Respect is bangin' 


While some electronic artists are lauded by critics for their innovative approaches, Paul Van Dyk is routinely consigned to the ghetto of dance music known as "progressive trance." This, despite a 10-year career that has produced such milestones as "Forbidden Fruit," "Another Way" and "For an Angel."

"If I had to play the music people say I'm playing, then I probably would stop DJ'ing," says Van Dyk by phone from his Berlin home. "The worst electronic music that's released is always getting labeled Ã?trance.' But I think as soon as people listen to my record, and people hear what I play in the club as a DJ, they understand I have a very different idea about electronic music and about trance."

There are similarities. Van Dyk's approach -- thick as syrup with warm melodic washes and churning house beats -- employs many of the classic elements of trance. The music drives along repeated thematic musical figures, as crisp synth lines rise and fall over the steady pulse of the beat. But close listening reveals strong narrative elements and pop classicism that comes out most clearly in the vocals that embellish the tracks.

After all, guitar pop was Van Dyk's first fascination, and he's recently been led to experiment more with guitar.

"I grew up with guitar music first of all. I was a big fan of bands like the Go-Betweens, New Order and The Smiths," says Van Dyk. "I still love that kind of music, and on the forthcoming album (which arrives in September), a few of the songs I composed [while] sitting in the garden with my guitar. They might not end up as songs [with] guitar, but it seems they create a different kind of chord structure than being in front of a piano.

"But I'm not coming from the angle where I say a good song has to be played on guitar," he continues. "At the end of the day it doesn't matter much what kind of equipment you use, as long as the whole idea of the song comes through."

Which is important for Van Dyk, because while as a DJ his job is to keep the dance floor jumping, he has the point-of-view of a musician. For him it's not about a big bangin' sound so much as having a musical message or story. As a result, he'd argue that his music is a lot more intense and evocative than your standard trance track.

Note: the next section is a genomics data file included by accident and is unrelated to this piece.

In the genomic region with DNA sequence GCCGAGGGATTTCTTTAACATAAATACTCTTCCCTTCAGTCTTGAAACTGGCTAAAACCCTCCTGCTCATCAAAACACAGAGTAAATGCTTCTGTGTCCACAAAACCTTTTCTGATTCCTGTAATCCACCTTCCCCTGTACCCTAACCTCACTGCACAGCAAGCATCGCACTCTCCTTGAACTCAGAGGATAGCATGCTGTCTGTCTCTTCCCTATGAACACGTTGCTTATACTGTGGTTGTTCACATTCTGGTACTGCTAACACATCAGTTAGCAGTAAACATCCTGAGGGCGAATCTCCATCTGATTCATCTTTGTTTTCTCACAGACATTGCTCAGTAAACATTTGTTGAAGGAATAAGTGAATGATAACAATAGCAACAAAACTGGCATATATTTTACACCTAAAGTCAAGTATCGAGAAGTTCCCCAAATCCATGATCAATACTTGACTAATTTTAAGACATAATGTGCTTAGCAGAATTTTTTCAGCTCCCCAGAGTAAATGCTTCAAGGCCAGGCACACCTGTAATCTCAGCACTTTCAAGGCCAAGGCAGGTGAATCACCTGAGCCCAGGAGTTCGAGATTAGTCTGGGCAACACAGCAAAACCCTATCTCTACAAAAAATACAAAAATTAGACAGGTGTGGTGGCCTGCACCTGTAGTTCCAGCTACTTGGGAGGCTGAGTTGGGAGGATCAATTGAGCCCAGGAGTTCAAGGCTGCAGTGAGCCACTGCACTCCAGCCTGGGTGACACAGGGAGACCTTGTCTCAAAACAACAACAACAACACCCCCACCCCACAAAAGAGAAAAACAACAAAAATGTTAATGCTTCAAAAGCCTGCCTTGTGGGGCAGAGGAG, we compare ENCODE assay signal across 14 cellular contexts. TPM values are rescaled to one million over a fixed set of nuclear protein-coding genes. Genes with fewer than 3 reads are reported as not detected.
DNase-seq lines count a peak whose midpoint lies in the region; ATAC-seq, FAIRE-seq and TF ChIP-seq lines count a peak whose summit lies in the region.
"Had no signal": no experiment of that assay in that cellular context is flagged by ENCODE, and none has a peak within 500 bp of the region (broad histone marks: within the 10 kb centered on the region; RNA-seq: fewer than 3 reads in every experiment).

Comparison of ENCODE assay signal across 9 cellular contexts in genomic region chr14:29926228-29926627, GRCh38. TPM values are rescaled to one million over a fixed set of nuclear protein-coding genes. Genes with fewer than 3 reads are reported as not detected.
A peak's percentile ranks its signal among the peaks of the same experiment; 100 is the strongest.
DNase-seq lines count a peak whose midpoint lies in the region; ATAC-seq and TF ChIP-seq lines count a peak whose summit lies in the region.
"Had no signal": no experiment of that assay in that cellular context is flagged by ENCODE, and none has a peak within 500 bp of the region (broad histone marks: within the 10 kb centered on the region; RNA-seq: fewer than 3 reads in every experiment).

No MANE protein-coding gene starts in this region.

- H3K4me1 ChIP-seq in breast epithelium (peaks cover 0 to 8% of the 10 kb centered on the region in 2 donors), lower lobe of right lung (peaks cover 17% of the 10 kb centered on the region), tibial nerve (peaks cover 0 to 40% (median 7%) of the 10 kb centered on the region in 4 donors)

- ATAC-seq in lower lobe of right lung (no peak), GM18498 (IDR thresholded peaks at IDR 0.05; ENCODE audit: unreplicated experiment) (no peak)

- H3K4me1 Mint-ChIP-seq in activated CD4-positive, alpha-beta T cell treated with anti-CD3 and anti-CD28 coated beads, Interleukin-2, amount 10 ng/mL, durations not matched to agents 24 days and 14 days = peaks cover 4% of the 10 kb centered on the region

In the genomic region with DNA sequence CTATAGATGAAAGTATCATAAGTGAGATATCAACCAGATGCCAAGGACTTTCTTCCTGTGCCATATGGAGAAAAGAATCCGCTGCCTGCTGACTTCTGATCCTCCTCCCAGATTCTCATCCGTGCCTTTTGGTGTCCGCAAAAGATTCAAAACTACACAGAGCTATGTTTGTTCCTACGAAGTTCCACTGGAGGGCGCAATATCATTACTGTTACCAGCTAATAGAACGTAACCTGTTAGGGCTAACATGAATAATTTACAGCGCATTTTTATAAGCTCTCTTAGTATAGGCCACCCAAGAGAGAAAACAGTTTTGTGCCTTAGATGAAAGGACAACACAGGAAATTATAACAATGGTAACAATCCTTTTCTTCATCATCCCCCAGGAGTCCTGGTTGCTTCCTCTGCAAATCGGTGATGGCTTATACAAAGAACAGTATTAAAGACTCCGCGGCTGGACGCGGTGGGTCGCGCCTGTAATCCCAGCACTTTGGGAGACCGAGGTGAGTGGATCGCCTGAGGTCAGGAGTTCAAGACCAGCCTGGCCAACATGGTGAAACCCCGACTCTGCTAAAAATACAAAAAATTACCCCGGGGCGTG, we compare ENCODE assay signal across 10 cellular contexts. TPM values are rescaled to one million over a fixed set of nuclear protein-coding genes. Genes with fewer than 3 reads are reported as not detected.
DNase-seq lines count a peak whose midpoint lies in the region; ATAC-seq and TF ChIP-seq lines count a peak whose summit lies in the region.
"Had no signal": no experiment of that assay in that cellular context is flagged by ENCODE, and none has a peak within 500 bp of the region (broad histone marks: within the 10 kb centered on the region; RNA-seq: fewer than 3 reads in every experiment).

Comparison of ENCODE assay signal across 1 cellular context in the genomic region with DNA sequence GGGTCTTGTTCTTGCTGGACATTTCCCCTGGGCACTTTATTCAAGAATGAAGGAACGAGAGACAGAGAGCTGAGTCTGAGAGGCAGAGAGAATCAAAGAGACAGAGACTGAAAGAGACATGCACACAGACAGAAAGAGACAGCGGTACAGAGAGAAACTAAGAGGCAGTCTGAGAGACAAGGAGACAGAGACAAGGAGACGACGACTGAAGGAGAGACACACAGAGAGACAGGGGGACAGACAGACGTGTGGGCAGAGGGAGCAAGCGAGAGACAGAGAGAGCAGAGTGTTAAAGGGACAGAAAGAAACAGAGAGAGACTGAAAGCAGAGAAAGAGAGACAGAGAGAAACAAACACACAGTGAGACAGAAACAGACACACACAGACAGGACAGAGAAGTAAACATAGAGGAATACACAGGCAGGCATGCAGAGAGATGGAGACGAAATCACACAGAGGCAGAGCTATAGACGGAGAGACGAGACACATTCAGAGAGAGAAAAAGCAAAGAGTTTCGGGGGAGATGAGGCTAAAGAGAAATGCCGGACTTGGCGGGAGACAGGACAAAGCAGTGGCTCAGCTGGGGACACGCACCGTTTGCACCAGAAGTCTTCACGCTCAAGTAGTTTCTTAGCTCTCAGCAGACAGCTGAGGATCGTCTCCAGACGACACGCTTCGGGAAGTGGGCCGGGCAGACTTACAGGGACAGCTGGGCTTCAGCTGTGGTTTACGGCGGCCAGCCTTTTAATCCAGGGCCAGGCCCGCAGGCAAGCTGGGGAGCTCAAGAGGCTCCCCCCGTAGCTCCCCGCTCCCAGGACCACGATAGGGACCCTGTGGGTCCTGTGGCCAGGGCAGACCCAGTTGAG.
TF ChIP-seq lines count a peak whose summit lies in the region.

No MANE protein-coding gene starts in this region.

"It's a thin fine line between being melodic and making some musical sense out of it -- giving some deepness to it -- it's a very thin line between that and being cheesy. And to not be cheesy you have to feel it. You can't go into the studio and say, Ã?Now I just play a pretty melody and make a whoopty-whoopty sound,'" he says.

Van Dyk is touring in support of his new CD/DVD set "Global," a kind of greatest-hits album that traces his decade of music-making while visually bringing you along to the cities and clubs he visits as a globe-trotting, international star DJ. Van Dyk's intent was to create a "document showing people what this global youth culture is about."

Unlike rock acts, Van Dyk's live performances as a DJ by necessity take on a different flavor each night. Playing in different clubs on different continents for people with disparate ideas of what's good dance music, Van Dyk's more of a performance artist, taking cues and interacting with his audience.

"It is always different. But as a DJ, I think it is really important to have the ability to interact with a crowd. To sort of take all this into account, that they have a different culture, but at the same time, have a very clear idea about your own musical abilities and your own style and then trying to find the right balance with those two issues," he says. "If I cannot connect with what is going on in the room, I stop DJ'ing."

Not that he plans to any time soon. For though he gets great satisfaction running his own label, Vandit Records, and helping young musicians learn from the mistakes he made coming up, he doesn't like the idea of being an "elder statesman" or giving up his turntable.

"The only reason why I'm not jumping up and down so much is [because] I'm on stage, and people are watching me, and I'm rather shy," he says. "But if I did, I would be the freakiest dancer on the dance floor."


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